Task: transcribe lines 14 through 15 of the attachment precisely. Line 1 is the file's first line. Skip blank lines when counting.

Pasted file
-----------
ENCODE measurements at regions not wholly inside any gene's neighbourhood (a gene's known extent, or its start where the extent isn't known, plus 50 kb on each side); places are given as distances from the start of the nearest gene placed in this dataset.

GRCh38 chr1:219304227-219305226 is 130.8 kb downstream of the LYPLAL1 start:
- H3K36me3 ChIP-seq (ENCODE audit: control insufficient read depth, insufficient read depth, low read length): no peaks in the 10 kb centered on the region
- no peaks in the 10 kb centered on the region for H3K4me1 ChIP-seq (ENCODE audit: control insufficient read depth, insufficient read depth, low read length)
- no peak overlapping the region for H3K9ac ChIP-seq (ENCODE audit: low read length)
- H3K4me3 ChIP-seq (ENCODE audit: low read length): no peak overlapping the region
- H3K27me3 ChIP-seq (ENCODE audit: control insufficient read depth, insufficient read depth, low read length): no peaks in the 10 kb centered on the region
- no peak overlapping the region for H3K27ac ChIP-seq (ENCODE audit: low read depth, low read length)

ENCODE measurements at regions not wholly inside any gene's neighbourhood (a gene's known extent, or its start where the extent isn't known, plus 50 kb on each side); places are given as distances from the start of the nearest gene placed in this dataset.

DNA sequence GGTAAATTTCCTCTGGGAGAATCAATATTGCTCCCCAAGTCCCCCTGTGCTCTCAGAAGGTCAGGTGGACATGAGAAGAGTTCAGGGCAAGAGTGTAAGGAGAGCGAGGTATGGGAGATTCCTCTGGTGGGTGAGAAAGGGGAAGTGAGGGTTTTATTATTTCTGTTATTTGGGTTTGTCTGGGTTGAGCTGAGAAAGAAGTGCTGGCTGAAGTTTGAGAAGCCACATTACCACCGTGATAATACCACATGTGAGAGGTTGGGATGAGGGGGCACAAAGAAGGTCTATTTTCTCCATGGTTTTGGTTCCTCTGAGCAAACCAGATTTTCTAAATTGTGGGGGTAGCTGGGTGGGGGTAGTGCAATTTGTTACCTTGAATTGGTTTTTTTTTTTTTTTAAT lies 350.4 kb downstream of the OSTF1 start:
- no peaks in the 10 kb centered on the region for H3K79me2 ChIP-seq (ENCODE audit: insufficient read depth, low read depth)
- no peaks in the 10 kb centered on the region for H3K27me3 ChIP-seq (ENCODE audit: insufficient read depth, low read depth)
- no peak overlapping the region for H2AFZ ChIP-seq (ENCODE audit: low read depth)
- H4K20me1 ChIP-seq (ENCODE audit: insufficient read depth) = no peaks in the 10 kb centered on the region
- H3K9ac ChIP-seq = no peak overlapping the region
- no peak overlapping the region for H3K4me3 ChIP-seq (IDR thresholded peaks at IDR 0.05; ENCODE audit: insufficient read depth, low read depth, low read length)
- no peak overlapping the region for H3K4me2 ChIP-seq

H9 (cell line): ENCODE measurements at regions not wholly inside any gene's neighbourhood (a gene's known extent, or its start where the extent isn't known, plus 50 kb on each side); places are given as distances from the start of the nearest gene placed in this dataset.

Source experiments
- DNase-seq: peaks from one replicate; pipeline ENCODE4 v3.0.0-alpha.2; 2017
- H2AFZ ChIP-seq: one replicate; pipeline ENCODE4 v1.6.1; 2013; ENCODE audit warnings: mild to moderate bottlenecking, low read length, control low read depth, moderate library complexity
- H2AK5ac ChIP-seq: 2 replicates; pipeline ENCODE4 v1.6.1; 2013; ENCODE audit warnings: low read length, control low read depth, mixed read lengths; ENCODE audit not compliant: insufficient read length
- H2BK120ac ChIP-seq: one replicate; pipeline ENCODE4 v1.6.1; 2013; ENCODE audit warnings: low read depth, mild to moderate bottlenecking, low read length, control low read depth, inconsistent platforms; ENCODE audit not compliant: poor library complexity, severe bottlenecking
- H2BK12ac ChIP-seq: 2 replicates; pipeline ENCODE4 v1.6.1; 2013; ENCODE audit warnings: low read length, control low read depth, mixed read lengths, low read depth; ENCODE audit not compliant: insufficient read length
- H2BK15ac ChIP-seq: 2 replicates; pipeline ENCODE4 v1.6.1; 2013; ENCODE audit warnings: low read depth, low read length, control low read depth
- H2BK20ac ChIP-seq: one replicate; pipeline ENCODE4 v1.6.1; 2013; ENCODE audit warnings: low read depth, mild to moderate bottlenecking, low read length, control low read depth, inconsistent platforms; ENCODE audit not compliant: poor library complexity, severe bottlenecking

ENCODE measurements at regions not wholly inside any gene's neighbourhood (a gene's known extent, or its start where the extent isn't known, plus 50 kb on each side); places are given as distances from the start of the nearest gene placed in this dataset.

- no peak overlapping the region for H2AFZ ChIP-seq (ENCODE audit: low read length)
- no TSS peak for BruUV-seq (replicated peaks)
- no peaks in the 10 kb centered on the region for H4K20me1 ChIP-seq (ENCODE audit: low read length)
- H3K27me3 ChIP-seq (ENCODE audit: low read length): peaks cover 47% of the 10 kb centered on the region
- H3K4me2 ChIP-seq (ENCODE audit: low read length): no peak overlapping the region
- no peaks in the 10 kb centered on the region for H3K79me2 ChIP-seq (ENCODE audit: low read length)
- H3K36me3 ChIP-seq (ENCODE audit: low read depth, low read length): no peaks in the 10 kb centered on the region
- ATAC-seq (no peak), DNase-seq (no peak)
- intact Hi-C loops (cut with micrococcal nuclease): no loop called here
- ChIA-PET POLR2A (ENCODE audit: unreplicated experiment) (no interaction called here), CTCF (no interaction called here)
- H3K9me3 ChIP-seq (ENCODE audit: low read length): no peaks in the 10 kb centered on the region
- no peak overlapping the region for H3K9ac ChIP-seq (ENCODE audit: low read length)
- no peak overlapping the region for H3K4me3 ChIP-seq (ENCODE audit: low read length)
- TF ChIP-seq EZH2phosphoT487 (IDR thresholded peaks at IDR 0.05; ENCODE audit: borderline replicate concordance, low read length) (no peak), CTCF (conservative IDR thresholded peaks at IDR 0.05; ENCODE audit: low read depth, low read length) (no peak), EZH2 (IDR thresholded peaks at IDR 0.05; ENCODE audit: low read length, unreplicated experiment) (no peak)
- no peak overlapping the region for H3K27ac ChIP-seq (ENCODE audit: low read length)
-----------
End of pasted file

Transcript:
- H4K20me1 ChIP-seq (ENCODE audit: insufficient read depth) = no peaks in the 10 kb centered on the region
- H3K9ac ChIP-seq = no peak overlapping the region